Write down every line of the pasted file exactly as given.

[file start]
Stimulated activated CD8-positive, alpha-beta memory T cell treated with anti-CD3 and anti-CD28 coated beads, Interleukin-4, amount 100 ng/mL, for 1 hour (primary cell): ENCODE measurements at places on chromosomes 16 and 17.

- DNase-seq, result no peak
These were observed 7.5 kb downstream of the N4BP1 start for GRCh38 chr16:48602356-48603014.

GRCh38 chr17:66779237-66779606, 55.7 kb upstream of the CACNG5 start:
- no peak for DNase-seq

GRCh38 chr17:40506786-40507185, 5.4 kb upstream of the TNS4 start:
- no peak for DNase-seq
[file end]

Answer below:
Stimulated activated CD8-positive, alpha-beta memory T cell treated with anti-CD3 and anti-CD28 coated beads, Interleukin-4, amount 100 ng/mL, for 1 hour (primary cell): ENCODE measurements at places on chromosomes 16 and 17.

- DNase-seq, result no peak
These were observed 7.5 kb downstream of the N4BP1 start for GRCh38 chr16:48602356-48603014.

GRCh38 chr17:66779237-66779606, 55.7 kb upstream of the CACNG5 start:
- no peak for DNase-seq

GRCh38 chr17:40506786-40507185, 5.4 kb upstream of the TNS4 start:
- no peak for DNase-seq